Use the "Local file" or "Online file" buttons to specify how to upload the video to the server. Use the "local file" if you need to convert a file from your computer, in order to specify a file on the Internet, select "Online file" and in the appeared field paste the link to the file. We do not set any limits on the size of the video file, but the larger the file, the more time it will take to convert. Just be patient and everything will turn out. You can convert files from AVI, WMV, MPEG, MOV, FLV, MP4, 3GP, VOB and other video formats.
To start the conversion, click the "Convert" button to start the transformation. If the conversion is successful, the file will be available in the "Conversion Results" section. If you just need to download a file, click on the file name. If you want to get other ways to save, then click on the icon to generate a QR code to upload the result to your mobile phone or tablet, and also if you want to save the file in one of the online storage services such as Google Drive or Dropbox.
Please be patient in the conversion process.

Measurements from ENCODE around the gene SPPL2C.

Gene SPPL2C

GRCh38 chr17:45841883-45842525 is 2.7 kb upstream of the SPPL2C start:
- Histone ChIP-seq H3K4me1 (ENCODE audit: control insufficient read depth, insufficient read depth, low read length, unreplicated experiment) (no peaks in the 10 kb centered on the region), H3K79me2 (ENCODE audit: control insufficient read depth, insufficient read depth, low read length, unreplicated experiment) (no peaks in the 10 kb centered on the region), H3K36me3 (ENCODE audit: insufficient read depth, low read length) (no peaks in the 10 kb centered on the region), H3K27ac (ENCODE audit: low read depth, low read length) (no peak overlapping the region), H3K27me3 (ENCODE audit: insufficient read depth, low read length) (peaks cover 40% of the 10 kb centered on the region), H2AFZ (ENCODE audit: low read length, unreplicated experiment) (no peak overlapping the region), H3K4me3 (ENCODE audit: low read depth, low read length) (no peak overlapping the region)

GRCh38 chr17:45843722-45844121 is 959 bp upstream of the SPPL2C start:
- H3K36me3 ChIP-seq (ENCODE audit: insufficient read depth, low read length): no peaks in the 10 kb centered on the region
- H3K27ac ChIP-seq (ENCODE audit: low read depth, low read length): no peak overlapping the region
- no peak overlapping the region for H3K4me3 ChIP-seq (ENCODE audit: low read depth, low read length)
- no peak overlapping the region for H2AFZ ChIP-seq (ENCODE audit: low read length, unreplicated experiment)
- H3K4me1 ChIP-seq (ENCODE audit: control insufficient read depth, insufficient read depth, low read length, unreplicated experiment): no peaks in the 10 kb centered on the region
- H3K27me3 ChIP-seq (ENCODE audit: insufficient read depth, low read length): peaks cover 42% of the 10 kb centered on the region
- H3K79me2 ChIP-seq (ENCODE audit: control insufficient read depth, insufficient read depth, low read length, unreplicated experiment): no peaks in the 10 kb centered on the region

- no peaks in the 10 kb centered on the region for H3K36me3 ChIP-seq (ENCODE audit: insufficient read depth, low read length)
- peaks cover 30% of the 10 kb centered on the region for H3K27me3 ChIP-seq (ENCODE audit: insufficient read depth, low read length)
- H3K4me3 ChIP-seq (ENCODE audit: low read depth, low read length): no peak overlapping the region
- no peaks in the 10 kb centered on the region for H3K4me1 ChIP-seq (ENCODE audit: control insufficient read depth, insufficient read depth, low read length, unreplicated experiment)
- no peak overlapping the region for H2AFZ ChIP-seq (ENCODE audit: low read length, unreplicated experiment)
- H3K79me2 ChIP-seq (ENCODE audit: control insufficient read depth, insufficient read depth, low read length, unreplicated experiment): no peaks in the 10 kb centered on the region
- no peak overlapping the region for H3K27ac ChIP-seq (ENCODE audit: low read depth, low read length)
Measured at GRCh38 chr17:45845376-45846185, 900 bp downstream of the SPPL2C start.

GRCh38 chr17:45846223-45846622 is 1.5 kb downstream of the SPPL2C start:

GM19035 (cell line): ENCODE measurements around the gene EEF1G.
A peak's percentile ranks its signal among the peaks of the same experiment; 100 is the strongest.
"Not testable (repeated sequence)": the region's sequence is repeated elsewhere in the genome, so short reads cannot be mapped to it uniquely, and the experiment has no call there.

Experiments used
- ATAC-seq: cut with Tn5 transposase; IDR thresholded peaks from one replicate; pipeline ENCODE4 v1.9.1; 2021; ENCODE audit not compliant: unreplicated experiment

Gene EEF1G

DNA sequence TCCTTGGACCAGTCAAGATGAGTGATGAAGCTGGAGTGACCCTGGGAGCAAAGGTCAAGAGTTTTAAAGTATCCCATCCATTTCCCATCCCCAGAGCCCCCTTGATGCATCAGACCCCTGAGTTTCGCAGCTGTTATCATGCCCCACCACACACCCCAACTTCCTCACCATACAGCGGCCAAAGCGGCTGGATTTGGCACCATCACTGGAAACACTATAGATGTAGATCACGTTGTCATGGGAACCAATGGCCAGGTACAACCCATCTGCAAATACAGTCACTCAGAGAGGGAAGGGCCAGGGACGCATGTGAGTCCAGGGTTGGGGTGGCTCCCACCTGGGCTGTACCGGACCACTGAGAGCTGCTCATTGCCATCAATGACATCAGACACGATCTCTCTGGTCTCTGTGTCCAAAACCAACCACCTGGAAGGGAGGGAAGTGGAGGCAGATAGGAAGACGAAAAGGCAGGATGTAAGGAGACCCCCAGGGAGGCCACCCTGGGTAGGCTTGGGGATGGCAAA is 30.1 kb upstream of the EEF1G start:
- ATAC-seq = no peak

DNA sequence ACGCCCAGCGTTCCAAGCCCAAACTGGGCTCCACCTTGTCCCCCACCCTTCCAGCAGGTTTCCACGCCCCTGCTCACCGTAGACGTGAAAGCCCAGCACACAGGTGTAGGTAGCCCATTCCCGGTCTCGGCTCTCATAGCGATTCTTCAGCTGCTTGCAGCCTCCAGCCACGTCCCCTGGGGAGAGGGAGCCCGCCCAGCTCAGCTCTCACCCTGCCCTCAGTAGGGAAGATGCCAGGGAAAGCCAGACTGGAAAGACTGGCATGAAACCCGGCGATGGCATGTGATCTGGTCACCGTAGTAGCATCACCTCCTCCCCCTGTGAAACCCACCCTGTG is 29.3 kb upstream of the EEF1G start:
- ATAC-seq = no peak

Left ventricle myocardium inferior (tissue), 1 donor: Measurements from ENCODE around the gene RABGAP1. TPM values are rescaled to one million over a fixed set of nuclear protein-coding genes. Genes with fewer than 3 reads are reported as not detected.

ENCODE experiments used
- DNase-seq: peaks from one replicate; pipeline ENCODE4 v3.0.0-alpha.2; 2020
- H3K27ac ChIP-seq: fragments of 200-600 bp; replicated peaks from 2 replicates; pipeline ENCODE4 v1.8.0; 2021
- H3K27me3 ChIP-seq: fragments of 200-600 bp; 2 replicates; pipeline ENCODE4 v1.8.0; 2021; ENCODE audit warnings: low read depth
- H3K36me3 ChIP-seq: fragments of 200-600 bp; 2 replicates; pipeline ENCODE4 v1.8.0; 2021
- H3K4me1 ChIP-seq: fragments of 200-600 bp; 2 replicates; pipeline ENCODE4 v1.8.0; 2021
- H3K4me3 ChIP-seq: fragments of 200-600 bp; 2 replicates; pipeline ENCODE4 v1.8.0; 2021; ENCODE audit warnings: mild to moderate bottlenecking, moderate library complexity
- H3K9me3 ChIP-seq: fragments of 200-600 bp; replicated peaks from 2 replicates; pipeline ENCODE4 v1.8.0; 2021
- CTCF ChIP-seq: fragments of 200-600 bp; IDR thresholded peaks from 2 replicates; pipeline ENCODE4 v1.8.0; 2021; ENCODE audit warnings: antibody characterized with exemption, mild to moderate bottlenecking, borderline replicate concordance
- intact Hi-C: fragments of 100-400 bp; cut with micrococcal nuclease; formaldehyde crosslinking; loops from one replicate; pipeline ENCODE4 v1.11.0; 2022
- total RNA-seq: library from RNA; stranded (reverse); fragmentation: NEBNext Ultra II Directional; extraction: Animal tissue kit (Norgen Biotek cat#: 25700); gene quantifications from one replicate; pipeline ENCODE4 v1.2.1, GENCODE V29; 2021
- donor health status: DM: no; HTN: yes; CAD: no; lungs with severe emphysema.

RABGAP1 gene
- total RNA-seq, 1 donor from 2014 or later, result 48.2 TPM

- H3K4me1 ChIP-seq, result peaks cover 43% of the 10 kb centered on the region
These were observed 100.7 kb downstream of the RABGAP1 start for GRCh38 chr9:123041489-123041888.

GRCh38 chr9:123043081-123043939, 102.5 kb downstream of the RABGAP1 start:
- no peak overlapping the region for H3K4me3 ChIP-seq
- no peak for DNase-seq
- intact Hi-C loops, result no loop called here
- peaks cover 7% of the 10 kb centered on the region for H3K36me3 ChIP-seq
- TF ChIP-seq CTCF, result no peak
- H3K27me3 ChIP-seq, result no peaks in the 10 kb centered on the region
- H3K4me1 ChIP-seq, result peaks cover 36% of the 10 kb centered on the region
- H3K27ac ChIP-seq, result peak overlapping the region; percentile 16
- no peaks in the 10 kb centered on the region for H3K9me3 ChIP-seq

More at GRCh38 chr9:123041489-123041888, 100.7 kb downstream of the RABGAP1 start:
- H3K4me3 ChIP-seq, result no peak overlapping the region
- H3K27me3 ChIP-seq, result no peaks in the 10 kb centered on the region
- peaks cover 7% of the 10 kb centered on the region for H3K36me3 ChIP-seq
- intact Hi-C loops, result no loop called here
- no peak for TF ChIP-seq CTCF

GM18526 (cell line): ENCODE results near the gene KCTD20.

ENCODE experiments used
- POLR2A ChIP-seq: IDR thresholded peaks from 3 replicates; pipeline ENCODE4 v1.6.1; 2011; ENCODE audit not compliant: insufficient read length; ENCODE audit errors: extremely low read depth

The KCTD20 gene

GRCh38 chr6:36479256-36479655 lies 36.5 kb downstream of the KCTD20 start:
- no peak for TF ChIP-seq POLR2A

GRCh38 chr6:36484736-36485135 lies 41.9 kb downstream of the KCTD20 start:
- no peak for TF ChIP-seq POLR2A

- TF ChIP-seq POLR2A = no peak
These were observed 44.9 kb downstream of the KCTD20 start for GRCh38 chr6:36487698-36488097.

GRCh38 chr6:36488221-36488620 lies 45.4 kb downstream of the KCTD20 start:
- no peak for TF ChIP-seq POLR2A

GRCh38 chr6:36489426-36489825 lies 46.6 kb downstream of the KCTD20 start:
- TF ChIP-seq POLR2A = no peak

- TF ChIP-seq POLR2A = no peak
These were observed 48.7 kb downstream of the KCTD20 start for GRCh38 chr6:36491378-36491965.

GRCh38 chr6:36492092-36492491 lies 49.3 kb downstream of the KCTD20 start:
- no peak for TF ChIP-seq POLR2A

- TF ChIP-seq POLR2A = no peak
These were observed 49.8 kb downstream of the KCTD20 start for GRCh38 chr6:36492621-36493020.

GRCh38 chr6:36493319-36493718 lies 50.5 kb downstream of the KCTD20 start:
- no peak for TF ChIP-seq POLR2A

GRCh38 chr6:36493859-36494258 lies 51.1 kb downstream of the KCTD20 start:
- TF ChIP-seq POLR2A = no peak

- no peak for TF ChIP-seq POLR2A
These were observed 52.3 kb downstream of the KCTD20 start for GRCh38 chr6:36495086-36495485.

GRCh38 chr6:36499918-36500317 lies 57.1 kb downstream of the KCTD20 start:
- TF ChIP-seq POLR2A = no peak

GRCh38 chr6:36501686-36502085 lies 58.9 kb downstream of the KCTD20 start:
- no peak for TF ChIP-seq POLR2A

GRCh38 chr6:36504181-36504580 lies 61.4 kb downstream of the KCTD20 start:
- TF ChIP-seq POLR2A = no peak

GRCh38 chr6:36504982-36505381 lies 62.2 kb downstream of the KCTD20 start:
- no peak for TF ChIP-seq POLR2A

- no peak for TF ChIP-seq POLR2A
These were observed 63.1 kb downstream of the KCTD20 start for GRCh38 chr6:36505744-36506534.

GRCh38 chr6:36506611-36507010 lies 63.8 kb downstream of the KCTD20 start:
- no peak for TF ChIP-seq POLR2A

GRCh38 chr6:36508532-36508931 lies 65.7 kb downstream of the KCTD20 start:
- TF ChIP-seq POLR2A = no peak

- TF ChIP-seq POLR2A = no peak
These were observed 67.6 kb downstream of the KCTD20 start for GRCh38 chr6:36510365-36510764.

Compare AVI with MPEG
Audio Video Interleaved (also Audio Video Interleave), known by its initials AVI, is a multimedia container format introduced by Microsoft in November 1992 as part of its Video for Windows software. AVI files can contain both audio and video data in a file container that allows synchronous audio-with-video playback.
MPEG-1 is a standard for lossy compression of video and audio. It is designed to compress VHS-quality raw digital video and CD audio down to 1.5 Mbit/s (26:1 and 6:1 compression ratios respectively) without excessive quality loss, making video CDs, digital cable/satellite TV and digital audio broadcasting (DAB) possible.
AVI is a derivative of the Resource Interchange File Format (RIFF), which divides a file's data into blocks, or "chunks." Each "chunk" is identified by a FourCC tag. An AVI file takes the form of a single chunk in a RIFF formatted file, which is then subdivided into two mandatory "chunks" and one optional "chunk".
MPEG-1 Video exploits perceptual compression methods to significantly reduce the data rate required by a video stream. It reduces or completely discards information in certain frequencies and areas of the picture that the human eye has limited ability to fully perceive. It also exploits temporal and spatial redundancy common in video to achieve better data compression than would be possible otherwise.